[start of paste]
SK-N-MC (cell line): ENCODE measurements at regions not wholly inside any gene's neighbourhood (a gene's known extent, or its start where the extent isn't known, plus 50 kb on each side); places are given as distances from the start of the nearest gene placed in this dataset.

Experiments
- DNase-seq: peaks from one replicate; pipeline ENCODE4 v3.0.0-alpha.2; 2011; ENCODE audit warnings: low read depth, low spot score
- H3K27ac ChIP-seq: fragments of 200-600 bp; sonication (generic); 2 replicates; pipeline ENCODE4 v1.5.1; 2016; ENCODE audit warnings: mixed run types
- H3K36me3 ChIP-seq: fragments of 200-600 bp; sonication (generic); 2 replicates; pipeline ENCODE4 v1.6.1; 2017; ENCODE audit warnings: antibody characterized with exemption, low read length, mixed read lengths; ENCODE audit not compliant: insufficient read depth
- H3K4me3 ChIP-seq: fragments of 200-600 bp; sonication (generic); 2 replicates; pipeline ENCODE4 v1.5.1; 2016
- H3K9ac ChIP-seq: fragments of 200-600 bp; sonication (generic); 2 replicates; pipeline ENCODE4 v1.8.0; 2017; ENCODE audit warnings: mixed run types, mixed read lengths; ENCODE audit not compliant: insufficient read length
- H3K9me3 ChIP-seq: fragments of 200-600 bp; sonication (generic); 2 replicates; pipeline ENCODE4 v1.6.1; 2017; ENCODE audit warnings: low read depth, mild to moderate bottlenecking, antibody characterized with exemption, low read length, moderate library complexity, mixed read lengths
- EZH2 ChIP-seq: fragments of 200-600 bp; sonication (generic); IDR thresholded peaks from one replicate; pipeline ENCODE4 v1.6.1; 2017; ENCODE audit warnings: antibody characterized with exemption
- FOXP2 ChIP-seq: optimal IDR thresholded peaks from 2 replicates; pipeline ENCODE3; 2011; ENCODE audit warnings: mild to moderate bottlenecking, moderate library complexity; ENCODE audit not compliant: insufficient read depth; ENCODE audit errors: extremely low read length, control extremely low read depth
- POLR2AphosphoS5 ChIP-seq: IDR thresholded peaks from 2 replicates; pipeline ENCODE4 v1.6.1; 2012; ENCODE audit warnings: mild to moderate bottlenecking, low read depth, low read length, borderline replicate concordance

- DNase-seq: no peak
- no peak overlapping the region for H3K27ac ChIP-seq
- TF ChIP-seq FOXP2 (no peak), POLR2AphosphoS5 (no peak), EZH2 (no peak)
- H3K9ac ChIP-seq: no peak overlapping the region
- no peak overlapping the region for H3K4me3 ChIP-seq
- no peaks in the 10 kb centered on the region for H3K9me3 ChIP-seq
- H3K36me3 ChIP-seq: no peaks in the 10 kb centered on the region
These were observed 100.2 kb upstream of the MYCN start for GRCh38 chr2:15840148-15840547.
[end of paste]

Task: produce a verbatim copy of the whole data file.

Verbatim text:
SK-N-MC (cell line): ENCODE measurements at regions not wholly inside any gene's neighbourhood (a gene's known extent, or its start where the extent isn't known, plus 50 kb on each side); places are given as distances from the start of the nearest gene placed in this dataset.

Experiments
- DNase-seq: peaks from one replicate; pipeline ENCODE4 v3.0.0-alpha.2; 2011; ENCODE audit warnings: low read depth, low spot score
- H3K27ac ChIP-seq: fragments of 200-600 bp; sonication (generic); 2 replicates; pipeline ENCODE4 v1.5.1; 2016; ENCODE audit warnings: mixed run types
- H3K36me3 ChIP-seq: fragments of 200-600 bp; sonication (generic); 2 replicates; pipeline ENCODE4 v1.6.1; 2017; ENCODE audit warnings: antibody characterized with exemption, low read length, mixed read lengths; ENCODE audit not compliant: insufficient read depth
- H3K4me3 ChIP-seq: fragments of 200-600 bp; sonication (generic); 2 replicates; pipeline ENCODE4 v1.5.1; 2016
- H3K9ac ChIP-seq: fragments of 200-600 bp; sonication (generic); 2 replicates; pipeline ENCODE4 v1.8.0; 2017; ENCODE audit warnings: mixed run types, mixed read lengths; ENCODE audit not compliant: insufficient read length
- H3K9me3 ChIP-seq: fragments of 200-600 bp; sonication (generic); 2 replicates; pipeline ENCODE4 v1.6.1; 2017; ENCODE audit warnings: low read depth, mild to moderate bottlenecking, antibody characterized with exemption, low read length, moderate library complexity, mixed read lengths
- EZH2 ChIP-seq: fragments of 200-600 bp; sonication (generic); IDR thresholded peaks from one replicate; pipeline ENCODE4 v1.6.1; 2017; ENCODE audit warnings: antibody characterized with exemption
- FOXP2 ChIP-seq: optimal IDR thresholded peaks from 2 replicates; pipeline ENCODE3; 2011; ENCODE audit warnings: mild to moderate bottlenecking, moderate library complexity; ENCODE audit not compliant: insufficient read depth; ENCODE audit errors: extremely low read length, control extremely low read depth
- POLR2AphosphoS5 ChIP-seq: IDR thresholded peaks from 2 replicates; pipeline ENCODE4 v1.6.1; 2012; ENCODE audit warnings: mild to moderate bottlenecking, low read depth, low read length, borderline replicate concordance

- DNase-seq: no peak
- no peak overlapping the region for H3K27ac ChIP-seq
- TF ChIP-seq FOXP2 (no peak), POLR2AphosphoS5 (no peak), EZH2 (no peak)
- H3K9ac ChIP-seq: no peak overlapping the region
- no peak overlapping the region for H3K4me3 ChIP-seq
- no peaks in the 10 kb centered on the region for H3K9me3 ChIP-seq
- H3K36me3 ChIP-seq: no peaks in the 10 kb centered on the region
These were observed 100.2 kb upstream of the MYCN start for GRCh38 chr2:15840148-15840547.